Are They Your Doorbell Cameras? Or the government's?
From Vice Motherboard by Aaron Gordon: SF Mayor ‘Wallpapered Over’ Privacy Concerns About Police Access to Live Surveillance Cameras, Docs Show
The only surveillance device that I own is a doorbell camera. I specifically went with a smaller brand device than Amazon or Google owned devices, because their terms and conditions remove my ability to decide who can access my own camera’s recordings.
I understand the material captured by my doorbell camera to be identical in privacy to any other things in life that I chose to document, be it with the camera on my phone or the things I write down on a piece of paper. It should be up to me and only me as to who that information is shared with. If I am to be compelled by the state to surrender that information, I expect my rights to due process.
The article linked above is part of the erosion of that right. Whether or not you believe that people in the United States live in a “police state” or a “surveillance state, I trust that you believe that the state having unfettered access to your own documents (digital or analog) is, at least, on the way to either of those descriptors.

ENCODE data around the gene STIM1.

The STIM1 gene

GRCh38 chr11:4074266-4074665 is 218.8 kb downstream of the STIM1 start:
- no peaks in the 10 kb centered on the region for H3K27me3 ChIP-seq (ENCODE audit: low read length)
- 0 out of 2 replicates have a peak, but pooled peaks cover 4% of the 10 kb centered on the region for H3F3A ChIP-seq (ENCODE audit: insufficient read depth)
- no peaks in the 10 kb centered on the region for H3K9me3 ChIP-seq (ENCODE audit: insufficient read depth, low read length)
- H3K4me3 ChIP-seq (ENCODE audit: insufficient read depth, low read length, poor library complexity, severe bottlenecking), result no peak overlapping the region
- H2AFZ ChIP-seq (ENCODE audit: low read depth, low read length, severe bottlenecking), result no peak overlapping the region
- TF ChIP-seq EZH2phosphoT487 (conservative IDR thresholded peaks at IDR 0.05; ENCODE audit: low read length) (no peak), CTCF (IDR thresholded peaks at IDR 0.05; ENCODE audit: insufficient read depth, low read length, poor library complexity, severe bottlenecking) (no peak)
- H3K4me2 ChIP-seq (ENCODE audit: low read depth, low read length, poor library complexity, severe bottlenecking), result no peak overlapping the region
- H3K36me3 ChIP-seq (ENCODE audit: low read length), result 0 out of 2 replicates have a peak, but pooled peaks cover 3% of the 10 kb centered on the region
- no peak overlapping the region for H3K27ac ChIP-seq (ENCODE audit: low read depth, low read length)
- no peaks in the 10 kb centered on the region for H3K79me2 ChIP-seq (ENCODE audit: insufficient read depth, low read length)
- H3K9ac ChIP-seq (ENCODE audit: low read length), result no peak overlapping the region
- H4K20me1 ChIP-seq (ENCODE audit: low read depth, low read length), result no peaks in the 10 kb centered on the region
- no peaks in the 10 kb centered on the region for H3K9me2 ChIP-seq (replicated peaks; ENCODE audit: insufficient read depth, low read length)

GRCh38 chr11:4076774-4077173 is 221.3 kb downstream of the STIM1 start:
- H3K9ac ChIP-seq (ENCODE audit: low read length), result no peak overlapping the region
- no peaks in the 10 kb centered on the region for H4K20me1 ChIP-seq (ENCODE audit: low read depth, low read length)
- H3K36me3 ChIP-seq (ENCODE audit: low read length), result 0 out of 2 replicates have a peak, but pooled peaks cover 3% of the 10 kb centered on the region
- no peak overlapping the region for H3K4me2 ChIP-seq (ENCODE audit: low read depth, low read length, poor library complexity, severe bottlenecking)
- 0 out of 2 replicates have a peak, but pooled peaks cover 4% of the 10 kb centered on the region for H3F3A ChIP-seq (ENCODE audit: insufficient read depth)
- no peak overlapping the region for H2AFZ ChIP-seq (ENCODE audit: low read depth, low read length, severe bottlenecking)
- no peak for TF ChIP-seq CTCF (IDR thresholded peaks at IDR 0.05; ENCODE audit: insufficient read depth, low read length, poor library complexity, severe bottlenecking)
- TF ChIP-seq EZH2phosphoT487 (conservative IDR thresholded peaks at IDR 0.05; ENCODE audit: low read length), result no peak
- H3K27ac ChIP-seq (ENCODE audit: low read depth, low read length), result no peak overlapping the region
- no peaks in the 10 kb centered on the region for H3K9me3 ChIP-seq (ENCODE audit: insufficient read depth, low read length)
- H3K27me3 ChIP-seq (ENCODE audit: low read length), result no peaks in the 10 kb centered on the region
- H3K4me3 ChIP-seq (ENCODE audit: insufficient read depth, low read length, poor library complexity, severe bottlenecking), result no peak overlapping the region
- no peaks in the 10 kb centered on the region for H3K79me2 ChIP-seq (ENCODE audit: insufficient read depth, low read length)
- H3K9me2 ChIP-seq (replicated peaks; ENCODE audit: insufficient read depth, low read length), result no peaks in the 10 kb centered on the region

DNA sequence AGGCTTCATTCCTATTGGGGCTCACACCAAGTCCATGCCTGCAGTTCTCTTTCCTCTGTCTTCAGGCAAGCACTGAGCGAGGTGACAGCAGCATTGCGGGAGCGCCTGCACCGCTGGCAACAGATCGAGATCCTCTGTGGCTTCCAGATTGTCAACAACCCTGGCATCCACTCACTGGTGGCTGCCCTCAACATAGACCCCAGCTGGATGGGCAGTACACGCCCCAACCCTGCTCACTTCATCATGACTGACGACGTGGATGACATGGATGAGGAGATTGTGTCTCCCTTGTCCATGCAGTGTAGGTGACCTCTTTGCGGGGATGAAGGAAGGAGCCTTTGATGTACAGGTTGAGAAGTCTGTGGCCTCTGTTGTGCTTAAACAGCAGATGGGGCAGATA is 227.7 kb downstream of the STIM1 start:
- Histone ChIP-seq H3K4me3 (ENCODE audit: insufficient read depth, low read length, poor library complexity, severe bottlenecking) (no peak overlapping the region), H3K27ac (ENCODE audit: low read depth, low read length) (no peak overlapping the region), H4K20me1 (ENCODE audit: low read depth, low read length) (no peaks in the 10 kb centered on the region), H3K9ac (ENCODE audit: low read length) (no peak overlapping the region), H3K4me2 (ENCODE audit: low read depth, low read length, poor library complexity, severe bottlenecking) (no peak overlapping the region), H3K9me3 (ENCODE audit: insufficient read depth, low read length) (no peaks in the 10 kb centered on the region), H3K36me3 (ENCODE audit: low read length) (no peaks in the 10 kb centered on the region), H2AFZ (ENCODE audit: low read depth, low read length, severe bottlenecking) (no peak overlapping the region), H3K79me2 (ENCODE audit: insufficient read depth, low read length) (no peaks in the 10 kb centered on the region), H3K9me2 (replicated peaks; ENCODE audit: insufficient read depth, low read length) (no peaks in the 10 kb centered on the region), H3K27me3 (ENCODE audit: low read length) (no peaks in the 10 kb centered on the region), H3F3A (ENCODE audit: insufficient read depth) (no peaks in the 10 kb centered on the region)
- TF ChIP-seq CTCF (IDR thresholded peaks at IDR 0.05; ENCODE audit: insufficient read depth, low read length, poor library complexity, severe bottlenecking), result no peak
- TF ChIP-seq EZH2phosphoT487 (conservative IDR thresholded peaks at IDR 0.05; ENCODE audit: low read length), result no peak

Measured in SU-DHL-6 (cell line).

I do have to conclude this brief post with a bit of confusion though - has any police department had a difficult time with having business owners or individual citizens providing these recordings without issue? If the local police department contacted me, told me that the believe that a serious crime occurred in front of my front door at a certain time, I’d check the footage, and if I found something that would help out my community - I’d provide it to the police without further thought. I have serious doubts that any police investigations into any serious crimes would need any warrants to acquire the evidence they need. This strikes me as a police department that does not want to be hampered by having to actually interact with the populace that it services and/or is lazy about doing its own job.